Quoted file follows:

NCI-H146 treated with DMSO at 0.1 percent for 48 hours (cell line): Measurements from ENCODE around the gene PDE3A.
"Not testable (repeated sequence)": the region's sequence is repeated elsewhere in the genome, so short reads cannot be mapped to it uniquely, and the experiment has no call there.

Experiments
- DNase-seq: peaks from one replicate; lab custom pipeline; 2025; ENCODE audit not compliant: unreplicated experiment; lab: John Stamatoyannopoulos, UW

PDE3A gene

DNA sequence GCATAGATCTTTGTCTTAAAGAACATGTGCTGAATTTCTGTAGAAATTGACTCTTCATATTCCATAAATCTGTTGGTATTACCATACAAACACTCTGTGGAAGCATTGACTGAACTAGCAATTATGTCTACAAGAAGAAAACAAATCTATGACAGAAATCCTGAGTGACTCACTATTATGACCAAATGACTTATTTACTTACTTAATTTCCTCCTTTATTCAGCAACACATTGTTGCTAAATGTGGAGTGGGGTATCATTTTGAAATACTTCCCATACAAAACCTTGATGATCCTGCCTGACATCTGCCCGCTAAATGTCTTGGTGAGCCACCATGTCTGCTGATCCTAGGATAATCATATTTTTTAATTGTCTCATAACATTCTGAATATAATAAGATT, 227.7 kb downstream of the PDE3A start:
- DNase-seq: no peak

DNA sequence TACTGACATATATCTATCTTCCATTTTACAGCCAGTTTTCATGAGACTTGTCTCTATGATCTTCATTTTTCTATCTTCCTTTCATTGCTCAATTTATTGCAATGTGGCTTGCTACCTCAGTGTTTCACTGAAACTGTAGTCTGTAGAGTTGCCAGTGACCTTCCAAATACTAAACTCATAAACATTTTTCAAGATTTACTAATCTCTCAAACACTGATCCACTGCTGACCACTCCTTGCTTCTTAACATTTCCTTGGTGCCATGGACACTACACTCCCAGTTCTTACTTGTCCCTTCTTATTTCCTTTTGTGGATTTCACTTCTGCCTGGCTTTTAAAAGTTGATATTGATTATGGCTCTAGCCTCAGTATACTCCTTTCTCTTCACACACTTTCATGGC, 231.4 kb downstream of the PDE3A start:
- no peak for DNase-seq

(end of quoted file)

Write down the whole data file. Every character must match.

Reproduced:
NCI-H146 treated with DMSO at 0.1 percent for 48 hours (cell line): Measurements from ENCODE around the gene PDE3A.
"Not testable (repeated sequence)": the region's sequence is repeated elsewhere in the genome, so short reads cannot be mapped to it uniquely, and the experiment has no call there.

Experiments
- DNase-seq: peaks from one replicate; lab custom pipeline; 2025; ENCODE audit not compliant: unreplicated experiment; lab: John Stamatoyannopoulos, UW

PDE3A gene

DNA sequence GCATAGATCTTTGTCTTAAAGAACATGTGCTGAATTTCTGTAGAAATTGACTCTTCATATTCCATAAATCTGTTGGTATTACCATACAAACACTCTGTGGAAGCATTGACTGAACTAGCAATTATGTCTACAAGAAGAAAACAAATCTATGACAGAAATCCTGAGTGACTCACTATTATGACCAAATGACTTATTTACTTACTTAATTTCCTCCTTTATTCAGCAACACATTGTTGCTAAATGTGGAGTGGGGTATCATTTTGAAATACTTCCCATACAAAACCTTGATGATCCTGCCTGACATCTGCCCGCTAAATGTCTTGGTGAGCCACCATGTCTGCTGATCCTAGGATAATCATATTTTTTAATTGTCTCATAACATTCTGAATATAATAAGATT, 227.7 kb downstream of the PDE3A start:
- DNase-seq: no peak

DNA sequence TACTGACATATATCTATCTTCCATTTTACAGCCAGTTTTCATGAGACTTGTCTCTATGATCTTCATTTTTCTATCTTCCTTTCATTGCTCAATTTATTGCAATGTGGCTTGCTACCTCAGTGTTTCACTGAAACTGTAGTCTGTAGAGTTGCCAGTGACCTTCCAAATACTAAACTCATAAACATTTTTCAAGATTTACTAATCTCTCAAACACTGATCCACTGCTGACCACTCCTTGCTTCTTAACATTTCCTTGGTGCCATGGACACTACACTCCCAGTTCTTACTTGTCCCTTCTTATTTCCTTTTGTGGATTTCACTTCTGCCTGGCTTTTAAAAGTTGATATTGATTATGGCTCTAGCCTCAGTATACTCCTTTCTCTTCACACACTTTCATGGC, 231.4 kb downstream of the PDE3A start:
- no peak for DNase-seq